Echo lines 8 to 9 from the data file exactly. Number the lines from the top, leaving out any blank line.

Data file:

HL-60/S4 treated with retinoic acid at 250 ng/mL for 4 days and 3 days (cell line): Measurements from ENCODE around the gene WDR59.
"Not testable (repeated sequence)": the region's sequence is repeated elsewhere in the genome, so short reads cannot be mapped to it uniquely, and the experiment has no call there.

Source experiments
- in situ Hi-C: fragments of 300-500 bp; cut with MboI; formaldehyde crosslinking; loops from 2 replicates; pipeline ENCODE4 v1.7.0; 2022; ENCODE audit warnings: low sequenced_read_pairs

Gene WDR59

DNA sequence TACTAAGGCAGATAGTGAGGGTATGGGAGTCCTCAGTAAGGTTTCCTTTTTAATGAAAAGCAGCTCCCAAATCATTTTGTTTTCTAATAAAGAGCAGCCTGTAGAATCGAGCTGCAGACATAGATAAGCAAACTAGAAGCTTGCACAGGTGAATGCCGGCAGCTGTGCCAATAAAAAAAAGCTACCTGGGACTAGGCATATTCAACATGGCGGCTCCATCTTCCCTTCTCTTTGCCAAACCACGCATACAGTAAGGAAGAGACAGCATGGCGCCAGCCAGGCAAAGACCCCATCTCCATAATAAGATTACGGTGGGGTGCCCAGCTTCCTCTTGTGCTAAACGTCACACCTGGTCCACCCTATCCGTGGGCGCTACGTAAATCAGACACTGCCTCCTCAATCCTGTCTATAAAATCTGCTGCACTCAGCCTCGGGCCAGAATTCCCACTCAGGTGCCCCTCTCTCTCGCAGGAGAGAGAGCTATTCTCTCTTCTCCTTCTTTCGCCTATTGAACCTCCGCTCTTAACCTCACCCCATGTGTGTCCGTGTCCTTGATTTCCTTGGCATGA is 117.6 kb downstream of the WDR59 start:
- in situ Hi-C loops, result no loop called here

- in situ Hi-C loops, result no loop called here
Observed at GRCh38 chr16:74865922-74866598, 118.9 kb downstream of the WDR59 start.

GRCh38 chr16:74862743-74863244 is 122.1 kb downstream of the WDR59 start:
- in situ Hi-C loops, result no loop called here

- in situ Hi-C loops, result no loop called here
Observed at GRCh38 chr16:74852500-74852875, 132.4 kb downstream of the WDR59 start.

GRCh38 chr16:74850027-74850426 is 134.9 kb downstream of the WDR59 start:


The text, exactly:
- in situ Hi-C loops, result no loop called here
Observed at GRCh38 chr16:74865922-74866598, 118.9 kb downstream of the WDR59 start.